Storm Chasing 2019
Feel free to scroll down to the photos if you’re not here for the articles!
In case you’re interested in learning a bit about severe storms and chasing, I’ll include some info here and a narrative for each chase day for which I post photos. (Storm chasers dig reading this stuff.) Otherwise, you can scroll directly down to the photos.
I am a volunteer Skywarn severe weather spotter for the National Weather Service in the Denver metro area who also does a little storm chasing on the eastern plains of Colorado, which is part of Tornado Alley. Fortunately, rural eastern Colorado is sparsely populated, so there’s lots of room for tornadoes to roam around without hitting anything.
Contrary to how storm chasing is depicted in the movie Twister, getting to the right place at the right time to see a tornado is quite difficult. Tornadoes are rare events, and most tornadoes only last for a few minutes. So, you have to get to the right place before a tornado forms. You have to know when and where conditions will be favorable and go there before the storms develop. Then you have to know which storms are capable of producing a tornado. Then you have to know where to position yourself in relation to a storm to see a tornado should one occur. Sparse rural road networks tend to have you zig-zagging in and out of good viewing positions for much of the chase. Once you’re in a good spot, you often only get to spend a few minutes there to watch, take a few photos, look at radar, and check your maps app for road options before you have to relocate to keep ahead of the storm and avoid its car-eating hail core.
When you know about the multitude of meteorological parameters that have to line up just right to create conditions favorable for tornadoes, it seems implausible that they ever occur at all! Fortunately, I don’t have to see a tornado to feel that I’ve had a successful chase. A thunderstorm on the plains can be a beautiful sight!
Long Track Tornadic Supercell
Colorado and Nebraska, Memorial Day, May 27, 2019
This was a particularly convenient storm to chase. To my surprise, I saw this earlier-than-expected storm going up about five miles from my home in the Denver suburbs as I was walking to my car to head out for the day of storm chasing. Due to good instability and a highly favorable wind shear profile (large changes in atmospheric wind direction and speed at different heights above ground level), this storm rapidly intensified into a severe, rotating thunderstorm known as a supercell, from which most tornadoes form.
Aware of the favorable atmospheric conditions, I gambled that this would be a long-track storm (meaning long-lived and traveling a long distance) and decided to take the time to head up through Denver to get to I-76 so I could travel straight northeast in an attempt to get ahead of the northeast-moving storm in the hope of being able to track along with it for a while. The alternative would have been to drive directly to the storm initially and then try to keep up with it by zig-zagging on rural roads. This was a case of choosing delayed gratification for a hopefully better chase in the long run.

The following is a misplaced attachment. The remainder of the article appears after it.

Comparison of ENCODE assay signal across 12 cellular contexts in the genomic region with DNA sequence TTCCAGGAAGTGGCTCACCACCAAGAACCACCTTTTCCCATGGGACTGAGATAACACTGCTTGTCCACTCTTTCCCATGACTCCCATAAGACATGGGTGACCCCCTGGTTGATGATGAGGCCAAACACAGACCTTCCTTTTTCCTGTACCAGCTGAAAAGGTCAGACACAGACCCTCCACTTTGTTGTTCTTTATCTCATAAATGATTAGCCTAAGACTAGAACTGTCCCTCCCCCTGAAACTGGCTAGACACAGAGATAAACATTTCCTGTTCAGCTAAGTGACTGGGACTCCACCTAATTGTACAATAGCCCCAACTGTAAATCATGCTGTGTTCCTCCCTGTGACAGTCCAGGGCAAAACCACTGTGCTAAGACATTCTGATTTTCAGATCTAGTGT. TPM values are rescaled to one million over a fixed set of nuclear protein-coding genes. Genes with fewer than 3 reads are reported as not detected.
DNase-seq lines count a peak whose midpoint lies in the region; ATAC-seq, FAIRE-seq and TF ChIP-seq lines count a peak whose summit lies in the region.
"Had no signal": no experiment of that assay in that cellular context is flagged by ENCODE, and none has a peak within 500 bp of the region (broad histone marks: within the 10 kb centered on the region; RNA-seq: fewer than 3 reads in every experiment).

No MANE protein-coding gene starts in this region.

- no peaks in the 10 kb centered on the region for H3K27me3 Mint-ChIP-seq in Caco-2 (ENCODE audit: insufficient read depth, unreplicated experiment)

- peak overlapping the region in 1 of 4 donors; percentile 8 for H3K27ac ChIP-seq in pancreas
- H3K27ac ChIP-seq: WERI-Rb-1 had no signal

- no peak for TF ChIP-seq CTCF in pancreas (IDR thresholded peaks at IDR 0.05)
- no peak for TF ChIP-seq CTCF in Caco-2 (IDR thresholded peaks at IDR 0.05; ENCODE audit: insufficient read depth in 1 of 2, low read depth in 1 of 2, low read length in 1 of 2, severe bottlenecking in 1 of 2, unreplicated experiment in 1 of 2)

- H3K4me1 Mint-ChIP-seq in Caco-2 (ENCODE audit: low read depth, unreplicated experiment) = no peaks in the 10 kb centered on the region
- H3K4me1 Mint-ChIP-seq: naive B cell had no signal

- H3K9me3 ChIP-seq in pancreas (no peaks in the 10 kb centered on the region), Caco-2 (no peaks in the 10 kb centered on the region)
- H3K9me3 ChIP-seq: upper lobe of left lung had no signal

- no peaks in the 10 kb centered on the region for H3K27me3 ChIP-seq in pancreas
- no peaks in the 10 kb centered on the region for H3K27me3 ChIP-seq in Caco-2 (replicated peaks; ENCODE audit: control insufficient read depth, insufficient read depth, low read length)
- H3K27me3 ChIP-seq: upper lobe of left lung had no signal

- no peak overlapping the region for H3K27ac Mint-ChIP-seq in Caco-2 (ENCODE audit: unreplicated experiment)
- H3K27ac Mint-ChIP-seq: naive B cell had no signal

Due to the storm’s fast forward motion, it was not until I reached Sterling, Colorado (125 miles away) that I was far enough ahead of the storm to finally stop and watch while letting it come to me. As rotating supercells sometimes do, this storm made a long, gradual turn to the right that kept it conveniently tracking along I-76 and then along I-80. Just past Sterling, I jumped off I-76 onto a parallel state highway in order to have more freedom to look for better viewing locations, and to have escape routes in multiple directions if I should happen to find myself directly in a tornado’s path and to be able to keep out of the storm’s hail core.
I stayed with this storm all the way to Ogallala, Nebraska. Altogether, the storm put down four confirmed tornadoes, all in Colorado, none of which hit anything. (However, the last two photos, taken near Ogallala, suggest that the storm nearly put down a large tornado in or near the city, but fortunately the circulation just didn’t quite wrap up tight enough or make it to the ground.) Although I caught a couple of glimpses of tornadoes as I was driving, the storm happened to not produce any while I was stopped at various locations to take photos. Still, I was mesmerized by the storm’s intensity and its ominous, rotating wall cloud (lowering due to intense updraft), which is the part of a storm from which tornadoes form. Given that this long-track supercell practically formed over my home near Denver, I was able to track along with it for 100 miles until it was over 200 miles from its point of initiation, and I got a few photos out of it, I consider this a good chase.